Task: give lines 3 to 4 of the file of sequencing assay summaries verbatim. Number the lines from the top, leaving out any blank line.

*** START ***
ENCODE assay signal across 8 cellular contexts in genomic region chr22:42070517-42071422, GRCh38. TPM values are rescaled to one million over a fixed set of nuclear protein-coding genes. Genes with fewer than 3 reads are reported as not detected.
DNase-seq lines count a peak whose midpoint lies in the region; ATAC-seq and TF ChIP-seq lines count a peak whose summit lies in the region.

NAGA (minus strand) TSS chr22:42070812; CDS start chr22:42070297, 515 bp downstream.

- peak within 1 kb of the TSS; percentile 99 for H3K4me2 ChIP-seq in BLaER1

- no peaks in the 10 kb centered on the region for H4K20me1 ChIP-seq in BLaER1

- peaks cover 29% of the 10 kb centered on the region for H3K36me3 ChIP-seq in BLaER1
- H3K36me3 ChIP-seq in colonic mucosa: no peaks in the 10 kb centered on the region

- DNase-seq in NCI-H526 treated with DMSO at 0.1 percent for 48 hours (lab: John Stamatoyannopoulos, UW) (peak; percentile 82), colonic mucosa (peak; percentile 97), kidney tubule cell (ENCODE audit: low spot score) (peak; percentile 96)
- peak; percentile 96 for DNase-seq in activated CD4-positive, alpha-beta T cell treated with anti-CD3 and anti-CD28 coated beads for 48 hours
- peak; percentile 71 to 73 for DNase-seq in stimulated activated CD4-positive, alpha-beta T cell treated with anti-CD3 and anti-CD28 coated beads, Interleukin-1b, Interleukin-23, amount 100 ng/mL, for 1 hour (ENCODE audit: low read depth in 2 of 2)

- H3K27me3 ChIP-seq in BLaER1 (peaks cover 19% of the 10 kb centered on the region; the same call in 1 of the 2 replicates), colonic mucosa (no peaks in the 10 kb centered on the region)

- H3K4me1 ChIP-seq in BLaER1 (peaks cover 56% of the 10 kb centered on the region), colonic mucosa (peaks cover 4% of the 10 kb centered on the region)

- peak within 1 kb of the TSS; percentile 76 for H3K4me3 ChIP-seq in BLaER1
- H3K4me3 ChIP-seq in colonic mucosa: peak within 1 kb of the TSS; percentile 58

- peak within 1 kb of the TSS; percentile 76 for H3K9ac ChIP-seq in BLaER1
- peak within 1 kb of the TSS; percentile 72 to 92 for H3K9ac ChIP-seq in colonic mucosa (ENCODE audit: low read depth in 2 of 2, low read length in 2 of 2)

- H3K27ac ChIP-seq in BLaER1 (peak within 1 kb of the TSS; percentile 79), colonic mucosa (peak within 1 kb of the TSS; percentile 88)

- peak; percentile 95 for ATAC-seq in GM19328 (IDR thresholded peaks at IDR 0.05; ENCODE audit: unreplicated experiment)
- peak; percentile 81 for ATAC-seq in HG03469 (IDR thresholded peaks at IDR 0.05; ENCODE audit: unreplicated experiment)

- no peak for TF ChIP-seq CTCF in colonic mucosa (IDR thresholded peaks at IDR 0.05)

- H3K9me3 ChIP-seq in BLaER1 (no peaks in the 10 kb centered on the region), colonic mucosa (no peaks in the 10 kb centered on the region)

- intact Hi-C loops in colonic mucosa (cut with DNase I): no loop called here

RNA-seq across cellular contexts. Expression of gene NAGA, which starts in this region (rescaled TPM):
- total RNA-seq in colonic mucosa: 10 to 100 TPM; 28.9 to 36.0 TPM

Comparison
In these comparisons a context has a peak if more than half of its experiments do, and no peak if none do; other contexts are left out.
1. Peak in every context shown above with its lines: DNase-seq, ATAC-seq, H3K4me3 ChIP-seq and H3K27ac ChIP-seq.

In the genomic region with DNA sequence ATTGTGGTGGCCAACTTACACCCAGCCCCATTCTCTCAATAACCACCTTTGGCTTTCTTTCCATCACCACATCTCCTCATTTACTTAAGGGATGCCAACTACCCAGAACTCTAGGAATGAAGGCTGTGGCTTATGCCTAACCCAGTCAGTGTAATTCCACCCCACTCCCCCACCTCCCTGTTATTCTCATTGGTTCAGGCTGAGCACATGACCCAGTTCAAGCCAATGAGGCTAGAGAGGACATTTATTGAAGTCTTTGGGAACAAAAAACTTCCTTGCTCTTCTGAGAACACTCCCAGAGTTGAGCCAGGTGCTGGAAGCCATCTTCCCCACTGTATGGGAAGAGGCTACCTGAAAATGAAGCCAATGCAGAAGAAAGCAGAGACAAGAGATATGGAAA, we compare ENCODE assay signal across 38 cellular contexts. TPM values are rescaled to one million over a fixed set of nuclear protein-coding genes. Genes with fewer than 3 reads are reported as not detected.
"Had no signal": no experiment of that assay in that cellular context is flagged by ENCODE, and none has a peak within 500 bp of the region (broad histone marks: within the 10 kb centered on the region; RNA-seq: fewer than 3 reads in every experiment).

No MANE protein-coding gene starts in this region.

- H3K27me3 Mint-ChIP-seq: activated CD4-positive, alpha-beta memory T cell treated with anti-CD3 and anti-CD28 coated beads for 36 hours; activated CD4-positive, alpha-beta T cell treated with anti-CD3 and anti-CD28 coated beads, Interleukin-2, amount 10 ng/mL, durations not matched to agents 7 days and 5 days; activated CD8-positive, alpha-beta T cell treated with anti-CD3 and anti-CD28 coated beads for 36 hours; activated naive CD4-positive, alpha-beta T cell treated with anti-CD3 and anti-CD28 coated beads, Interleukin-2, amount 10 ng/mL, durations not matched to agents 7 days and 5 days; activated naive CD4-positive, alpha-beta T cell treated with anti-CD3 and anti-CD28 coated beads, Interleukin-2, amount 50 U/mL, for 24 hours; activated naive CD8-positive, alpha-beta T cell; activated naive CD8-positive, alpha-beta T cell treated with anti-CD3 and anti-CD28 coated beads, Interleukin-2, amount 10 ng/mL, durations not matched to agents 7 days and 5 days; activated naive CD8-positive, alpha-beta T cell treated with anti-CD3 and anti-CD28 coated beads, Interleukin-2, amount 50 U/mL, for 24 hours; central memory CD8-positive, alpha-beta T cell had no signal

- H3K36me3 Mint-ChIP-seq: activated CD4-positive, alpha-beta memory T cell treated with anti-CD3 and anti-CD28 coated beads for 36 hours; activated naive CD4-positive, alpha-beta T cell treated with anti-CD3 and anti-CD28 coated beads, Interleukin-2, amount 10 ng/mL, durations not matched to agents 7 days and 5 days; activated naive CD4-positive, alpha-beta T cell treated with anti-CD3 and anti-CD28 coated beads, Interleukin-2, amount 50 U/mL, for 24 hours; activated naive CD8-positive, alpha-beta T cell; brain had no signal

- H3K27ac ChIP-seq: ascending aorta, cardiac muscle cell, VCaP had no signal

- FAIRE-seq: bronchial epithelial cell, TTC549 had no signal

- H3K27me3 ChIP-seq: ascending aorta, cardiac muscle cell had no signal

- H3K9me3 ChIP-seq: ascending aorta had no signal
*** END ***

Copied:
NAGA (minus strand) TSS chr22:42070812; CDS start chr22:42070297, 515 bp downstream.

- peak within 1 kb of the TSS; percentile 99 for H3K4me2 ChIP-seq in BLaER1